As the Boston housing market grows increasingly competitive, people are looking south to Quincy, where they can live close to both the T and the big city.
For its part, Quincy has launched a massive revitalization effort, building hundreds of new apartments and developing more parking. It’s also about to dramatically change its skyline, constructing a 15-story high rise that will be the tallest residential building in the downtown.
Mayor Thomas Koch is a Quincy native and the driving force behind the planning and developing of the New Quincy Center. He said there are several projects happening simultaneously: There’s a new historic park — Hancock-Adams Green — being built in Quincy Center, the MBTA station is getting an upgrade, and four new high-end residential apartments are being built.
“For years I heard, 'You've got to do something about downtown.' And, 'Now you’re doing something about downtown? Jeez, what are you doing to the downtown?' Some people have trouble with change,” Koch said.
But Main Street is making a resurgence, he said.
“This will be the tallest residential building in the city," Koch said. "It’s part of our downtown re-development program, a program which consists of commercial, residential, retail, professional space. We’re well underway, and we’re dealing with all those issues that go with it.”
Those "issues" are things like relocating utility lines and finding places for people to park — all things you might expect to deal with when looking to reconstruct a downtown.
“We have an opportunity in the downtown to take full advantage of the undervalued real estate that has been sitting there for a long time," Koch said, adding that they are best utilizing the existing space by going up — up 15 stories. It’s all part of a public-private partnership, tentatively named "Chestnut Place."
We didn’t hear back from the developer Peter O’Connell about the project. But the new 15-story building is under construction along the Dennis Ryan Parkway, and it includes 124 high-end apartments with 4,000 square feet of commercial space on the first floor.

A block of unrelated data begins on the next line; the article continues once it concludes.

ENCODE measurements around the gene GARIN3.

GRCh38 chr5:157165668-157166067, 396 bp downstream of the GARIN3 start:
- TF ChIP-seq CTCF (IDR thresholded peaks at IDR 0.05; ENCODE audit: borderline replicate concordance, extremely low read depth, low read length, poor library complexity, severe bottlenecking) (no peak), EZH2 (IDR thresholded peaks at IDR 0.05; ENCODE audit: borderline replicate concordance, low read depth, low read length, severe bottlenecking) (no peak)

“When you live in the Boston area, in the older cities like Cambridge, Quincy, and Somerville, we’re fairly built out, so you can only go up, and we’re going pretty vertical on this one,” Koch said.
Inside the offices of the Quincy Planning Department, Deputy Planning Director Robert Stevens takes out a map of where all the redevelopment is happening, and he talks about previous revitalization efforts in the city. The last one began a decade ago, when a New York developer named Street-Works looked to redesign the city. It didn’t go well.
“We had to lick our wounds a little bit," Stevens said. "I think a lot of folks think that Street-Works failed. Of course, they failed to bring new private investment into downtown, but they didn’t fail in helping the city advance some of its regulatory and vision for the downtown.”
Fast forward a few years, and the Quincy Center redesign is back on. New zoning is in place, and private investors have stepped up to the tune of a quarter-of-a-billion dollars. The city also obtained $120 million in local borrowing for infrastructure, $30 million from the state, and another $15 million from the federal government.
There’s a lot of excitement around all these projects. But some are raising concerns.
Brad Croall, president of the Quincy City Council, is worried about pushing existing residents out of the downtown area.
“Anytime there is development, the antennas of sensitivity go up in terms of how we mitigate any potential ancillary impact to the neighborhood or the folks who are already there,” he said.
And Croall is not alone. Bob Lynch of Quincy says all this construction, all this change, is a lot to take in.
“It does seem like [they're] building an awful lot," Lynch said. "Look at Quincy Center and just around everywhere. It seems like a bit too extreme for me.”
Construction on Quincy’s tallest building, which some hope is a catalyst for new tax revenue, is just getting underway. It should take about 18 months to complete.